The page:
From Fedora Project Wiki

What is a Buildroot Override

Use on-demand side tags instead
Buildroot overrides should now be used only rarely. The normal method for creating multi-package updates, both for Rawhide and other branches, is to use on-demand side tags. See the Package Update Guide for more details.

Sometimes a package you are trying to build can't be done until another package that it depends on is updated. When building packages for Rawhide and Branched before updates-testing activation, updates are automatically created for successful builds. As long as all gating tests pass, the update will be immediately pushed "stable" and shortly thereafter the package will be available in the Rawhide buildroot to build other packages against. However, if the update breaks the dependencies of downstream packages it may fail gating tests and be blocked from stable push, so when trying to update packages with dependency implications like this, you should follow the instructions to use an on-demand side tag to create a multi-package update.

When building for Branched after updates-testing is activated or for any stable release, builds are usually only available to be built against once they are pushed to "stable". Often it isn't practical or convenient to wait for this to happen.

The normal way to handle this now is to use an on-demand side tag, as explained in the Package Update Guide. You can create a side tag, do your initial build there, and it will immediately be included in the buildroot for that side tag, so you can build other packages against it in the same side tag. Once all related packages have been built, you can create an update from the side tag, which will contain all the packages.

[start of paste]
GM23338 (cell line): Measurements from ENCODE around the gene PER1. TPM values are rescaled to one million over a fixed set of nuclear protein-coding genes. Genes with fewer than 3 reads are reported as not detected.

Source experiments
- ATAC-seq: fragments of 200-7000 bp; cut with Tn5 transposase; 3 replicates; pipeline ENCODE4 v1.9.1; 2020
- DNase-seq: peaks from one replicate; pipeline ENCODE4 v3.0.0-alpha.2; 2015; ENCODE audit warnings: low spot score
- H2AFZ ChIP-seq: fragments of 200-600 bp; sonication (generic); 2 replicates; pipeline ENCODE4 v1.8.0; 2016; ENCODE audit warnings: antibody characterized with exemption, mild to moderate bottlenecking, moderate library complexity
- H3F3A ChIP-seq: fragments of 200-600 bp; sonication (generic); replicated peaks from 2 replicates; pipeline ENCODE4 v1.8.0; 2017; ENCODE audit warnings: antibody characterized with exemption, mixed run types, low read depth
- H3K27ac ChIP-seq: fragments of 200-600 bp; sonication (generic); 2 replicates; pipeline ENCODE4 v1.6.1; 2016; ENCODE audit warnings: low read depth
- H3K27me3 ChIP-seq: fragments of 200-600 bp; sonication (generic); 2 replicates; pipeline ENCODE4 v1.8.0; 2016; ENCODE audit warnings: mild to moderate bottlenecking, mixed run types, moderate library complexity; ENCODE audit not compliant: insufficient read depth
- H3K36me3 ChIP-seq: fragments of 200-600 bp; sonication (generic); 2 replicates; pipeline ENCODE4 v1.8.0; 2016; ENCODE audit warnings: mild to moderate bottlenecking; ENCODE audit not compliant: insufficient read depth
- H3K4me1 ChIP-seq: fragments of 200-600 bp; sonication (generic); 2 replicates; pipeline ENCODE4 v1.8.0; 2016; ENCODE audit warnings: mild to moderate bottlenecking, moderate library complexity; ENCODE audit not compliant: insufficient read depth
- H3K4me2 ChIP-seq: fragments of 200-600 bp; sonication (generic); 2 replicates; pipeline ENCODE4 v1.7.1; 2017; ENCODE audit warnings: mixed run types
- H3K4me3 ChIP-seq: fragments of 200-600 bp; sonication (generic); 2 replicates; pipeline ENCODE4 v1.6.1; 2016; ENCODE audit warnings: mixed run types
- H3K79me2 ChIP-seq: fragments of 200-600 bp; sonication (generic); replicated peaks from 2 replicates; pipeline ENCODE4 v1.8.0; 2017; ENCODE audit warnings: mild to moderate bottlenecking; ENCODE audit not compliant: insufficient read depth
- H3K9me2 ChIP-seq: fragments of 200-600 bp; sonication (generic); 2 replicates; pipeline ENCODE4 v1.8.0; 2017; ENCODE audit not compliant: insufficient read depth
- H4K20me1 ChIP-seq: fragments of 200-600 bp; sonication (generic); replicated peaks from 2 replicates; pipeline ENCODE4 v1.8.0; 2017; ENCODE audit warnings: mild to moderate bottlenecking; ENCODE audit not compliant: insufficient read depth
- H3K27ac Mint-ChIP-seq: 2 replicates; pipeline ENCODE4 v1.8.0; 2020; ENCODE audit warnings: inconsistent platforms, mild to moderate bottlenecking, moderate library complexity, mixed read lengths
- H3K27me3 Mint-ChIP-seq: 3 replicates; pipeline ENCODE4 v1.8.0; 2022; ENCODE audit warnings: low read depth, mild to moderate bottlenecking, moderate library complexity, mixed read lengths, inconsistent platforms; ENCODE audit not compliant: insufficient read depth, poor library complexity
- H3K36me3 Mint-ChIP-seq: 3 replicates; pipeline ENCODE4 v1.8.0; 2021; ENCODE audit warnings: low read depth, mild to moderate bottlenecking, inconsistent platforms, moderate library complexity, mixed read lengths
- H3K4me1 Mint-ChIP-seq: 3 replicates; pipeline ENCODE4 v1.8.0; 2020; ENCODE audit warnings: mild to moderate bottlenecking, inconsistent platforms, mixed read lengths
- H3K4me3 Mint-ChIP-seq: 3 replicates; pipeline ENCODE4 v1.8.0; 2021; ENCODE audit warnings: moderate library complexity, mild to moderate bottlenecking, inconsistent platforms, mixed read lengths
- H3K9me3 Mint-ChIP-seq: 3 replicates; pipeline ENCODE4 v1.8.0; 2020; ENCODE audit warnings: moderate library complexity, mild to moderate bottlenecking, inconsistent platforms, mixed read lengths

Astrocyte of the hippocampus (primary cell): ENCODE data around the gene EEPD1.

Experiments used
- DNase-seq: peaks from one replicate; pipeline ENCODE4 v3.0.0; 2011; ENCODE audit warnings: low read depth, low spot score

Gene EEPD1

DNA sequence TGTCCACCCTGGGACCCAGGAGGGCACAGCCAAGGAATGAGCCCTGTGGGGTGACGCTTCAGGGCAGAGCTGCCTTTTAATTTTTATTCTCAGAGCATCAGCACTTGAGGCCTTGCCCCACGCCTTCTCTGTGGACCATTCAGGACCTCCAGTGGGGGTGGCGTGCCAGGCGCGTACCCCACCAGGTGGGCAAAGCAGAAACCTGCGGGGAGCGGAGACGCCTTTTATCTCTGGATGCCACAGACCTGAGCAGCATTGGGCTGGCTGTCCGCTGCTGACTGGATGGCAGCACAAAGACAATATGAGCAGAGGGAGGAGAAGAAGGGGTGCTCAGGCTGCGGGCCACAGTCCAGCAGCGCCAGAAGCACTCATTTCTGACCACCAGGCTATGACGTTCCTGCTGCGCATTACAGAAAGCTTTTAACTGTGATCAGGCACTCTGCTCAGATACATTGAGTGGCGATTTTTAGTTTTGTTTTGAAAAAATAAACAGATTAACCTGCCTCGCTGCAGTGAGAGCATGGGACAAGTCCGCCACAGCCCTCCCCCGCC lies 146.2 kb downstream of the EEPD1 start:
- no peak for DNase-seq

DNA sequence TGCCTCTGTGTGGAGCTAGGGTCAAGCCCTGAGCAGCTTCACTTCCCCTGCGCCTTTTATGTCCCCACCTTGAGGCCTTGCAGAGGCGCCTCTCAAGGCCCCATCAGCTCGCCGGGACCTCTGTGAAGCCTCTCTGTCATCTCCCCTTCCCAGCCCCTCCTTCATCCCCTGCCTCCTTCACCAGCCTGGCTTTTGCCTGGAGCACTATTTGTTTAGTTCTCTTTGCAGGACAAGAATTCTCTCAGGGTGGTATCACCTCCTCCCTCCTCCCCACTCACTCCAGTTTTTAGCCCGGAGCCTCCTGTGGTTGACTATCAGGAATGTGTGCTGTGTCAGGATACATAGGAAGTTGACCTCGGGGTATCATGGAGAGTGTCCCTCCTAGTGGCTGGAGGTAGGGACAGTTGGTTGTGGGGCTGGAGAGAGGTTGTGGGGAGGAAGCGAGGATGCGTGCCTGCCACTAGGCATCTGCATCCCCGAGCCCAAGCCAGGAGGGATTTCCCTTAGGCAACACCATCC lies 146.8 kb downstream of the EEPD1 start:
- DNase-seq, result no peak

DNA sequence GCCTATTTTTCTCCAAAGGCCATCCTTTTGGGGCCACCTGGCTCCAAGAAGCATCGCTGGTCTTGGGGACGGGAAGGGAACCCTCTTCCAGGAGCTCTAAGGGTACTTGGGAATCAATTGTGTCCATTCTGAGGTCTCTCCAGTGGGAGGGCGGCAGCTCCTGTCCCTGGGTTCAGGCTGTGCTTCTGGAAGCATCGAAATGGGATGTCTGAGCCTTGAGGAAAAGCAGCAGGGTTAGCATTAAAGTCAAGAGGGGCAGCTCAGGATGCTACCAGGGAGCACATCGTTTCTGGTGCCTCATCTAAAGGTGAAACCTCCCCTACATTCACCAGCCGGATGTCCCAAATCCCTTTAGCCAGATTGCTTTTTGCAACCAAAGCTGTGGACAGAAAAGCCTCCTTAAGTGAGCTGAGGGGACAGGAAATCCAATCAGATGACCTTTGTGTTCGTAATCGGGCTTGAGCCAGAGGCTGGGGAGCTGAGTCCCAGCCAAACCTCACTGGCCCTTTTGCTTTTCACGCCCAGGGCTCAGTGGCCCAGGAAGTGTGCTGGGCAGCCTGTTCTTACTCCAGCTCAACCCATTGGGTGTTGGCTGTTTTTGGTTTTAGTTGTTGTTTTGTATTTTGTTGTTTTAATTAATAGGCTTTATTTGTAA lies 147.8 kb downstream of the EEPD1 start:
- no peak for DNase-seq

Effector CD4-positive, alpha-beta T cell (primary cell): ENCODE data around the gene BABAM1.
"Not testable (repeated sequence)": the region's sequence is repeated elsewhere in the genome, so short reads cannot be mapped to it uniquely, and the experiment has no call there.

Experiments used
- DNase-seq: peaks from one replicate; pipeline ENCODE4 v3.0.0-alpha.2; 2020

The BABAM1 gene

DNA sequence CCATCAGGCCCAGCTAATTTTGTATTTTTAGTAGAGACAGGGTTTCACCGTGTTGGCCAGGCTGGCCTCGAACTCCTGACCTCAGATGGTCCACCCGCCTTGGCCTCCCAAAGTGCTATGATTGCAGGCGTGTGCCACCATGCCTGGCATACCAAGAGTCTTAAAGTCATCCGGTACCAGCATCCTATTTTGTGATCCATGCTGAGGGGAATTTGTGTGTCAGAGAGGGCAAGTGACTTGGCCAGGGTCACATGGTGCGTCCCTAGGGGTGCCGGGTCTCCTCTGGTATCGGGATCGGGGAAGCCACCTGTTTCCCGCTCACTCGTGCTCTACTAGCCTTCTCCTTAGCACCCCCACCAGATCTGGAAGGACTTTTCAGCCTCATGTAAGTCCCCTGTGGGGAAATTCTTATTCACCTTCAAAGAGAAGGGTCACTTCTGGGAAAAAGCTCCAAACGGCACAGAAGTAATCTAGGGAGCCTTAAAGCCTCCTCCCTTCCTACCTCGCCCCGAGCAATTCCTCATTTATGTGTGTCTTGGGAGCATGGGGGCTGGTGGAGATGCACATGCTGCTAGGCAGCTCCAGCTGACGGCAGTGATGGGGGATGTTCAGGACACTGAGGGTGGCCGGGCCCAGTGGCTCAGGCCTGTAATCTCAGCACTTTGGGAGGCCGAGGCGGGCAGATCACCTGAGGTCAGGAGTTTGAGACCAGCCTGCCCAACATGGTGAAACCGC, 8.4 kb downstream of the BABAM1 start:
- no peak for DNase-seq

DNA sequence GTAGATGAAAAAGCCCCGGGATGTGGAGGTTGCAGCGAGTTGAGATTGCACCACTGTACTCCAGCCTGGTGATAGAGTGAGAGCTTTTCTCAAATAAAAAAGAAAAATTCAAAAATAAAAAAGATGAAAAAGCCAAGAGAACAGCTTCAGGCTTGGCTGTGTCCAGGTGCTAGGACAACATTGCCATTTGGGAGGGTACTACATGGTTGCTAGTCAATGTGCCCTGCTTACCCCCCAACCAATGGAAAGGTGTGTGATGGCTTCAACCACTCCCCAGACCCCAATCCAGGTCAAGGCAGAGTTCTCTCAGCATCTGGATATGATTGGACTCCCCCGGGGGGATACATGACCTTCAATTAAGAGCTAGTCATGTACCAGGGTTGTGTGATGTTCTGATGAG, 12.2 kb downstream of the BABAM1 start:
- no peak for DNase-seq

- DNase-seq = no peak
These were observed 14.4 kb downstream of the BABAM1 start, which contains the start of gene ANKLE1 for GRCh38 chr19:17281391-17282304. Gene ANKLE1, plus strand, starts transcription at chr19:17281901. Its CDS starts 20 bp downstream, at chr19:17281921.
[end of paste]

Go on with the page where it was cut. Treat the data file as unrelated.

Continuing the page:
The older way to work around this problem was by submitting a buildroot override for any package builds you need that haven't yet made it to "stable". This will place the package into the buildroot for the branch that you specify until the expiry date that you specify. During this time, the package is available to be built against. A drawback of this method is that all builds run by anybody during the time the override is active will build against the overridden package, so it is strongly recommended to specify an expiry date that is only as long as you need (e.g. a few hours). It can easily be extended if needed. You can and should also manually expire the override before the expiry date, once you have completed all the builds you wish to run.

To submit a buildroot override for a package, you need to be a member of the packager group.

It usually takes about 15 to 30 minutes for a new buildroot override to take effect.

Using fedpkg to manage buildroot overrides

You can make and manage overrides via fedpkg override. Run fedpkg override --help for full information.

Using Bodhi to manage buildroot overrides

See bodhi's online docs or man bodhi and look for the OVERRIDES section.